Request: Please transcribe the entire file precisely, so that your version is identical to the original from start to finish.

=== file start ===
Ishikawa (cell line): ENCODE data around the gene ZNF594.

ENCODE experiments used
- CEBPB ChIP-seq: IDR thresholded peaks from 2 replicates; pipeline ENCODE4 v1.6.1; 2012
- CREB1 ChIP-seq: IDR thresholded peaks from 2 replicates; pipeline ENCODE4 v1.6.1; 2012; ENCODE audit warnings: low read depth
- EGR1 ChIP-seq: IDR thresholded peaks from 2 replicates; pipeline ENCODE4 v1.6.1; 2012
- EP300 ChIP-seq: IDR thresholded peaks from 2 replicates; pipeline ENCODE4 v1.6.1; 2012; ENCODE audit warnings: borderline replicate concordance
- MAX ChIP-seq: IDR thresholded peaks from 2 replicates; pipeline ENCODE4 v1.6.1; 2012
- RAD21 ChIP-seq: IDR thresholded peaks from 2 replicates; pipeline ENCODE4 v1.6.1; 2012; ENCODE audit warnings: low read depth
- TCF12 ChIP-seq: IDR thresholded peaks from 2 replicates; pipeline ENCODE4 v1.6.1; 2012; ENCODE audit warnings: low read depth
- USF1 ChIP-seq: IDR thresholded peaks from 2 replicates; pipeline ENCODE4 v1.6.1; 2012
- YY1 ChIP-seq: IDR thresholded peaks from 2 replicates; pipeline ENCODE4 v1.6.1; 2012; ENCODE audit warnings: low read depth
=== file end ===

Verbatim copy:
Ishikawa (cell line): ENCODE data around the gene ZNF594.

ENCODE experiments used
- CEBPB ChIP-seq: IDR thresholded peaks from 2 replicates; pipeline ENCODE4 v1.6.1; 2012
- CREB1 ChIP-seq: IDR thresholded peaks from 2 replicates; pipeline ENCODE4 v1.6.1; 2012; ENCODE audit warnings: low read depth
- EGR1 ChIP-seq: IDR thresholded peaks from 2 replicates; pipeline ENCODE4 v1.6.1; 2012
- EP300 ChIP-seq: IDR thresholded peaks from 2 replicates; pipeline ENCODE4 v1.6.1; 2012; ENCODE audit warnings: borderline replicate concordance
- MAX ChIP-seq: IDR thresholded peaks from 2 replicates; pipeline ENCODE4 v1.6.1; 2012
- RAD21 ChIP-seq: IDR thresholded peaks from 2 replicates; pipeline ENCODE4 v1.6.1; 2012; ENCODE audit warnings: low read depth
- TCF12 ChIP-seq: IDR thresholded peaks from 2 replicates; pipeline ENCODE4 v1.6.1; 2012; ENCODE audit warnings: low read depth
- USF1 ChIP-seq: IDR thresholded peaks from 2 replicates; pipeline ENCODE4 v1.6.1; 2012
- YY1 ChIP-seq: IDR thresholded peaks from 2 replicates; pipeline ENCODE4 v1.6.1; 2012; ENCODE audit warnings: low read depth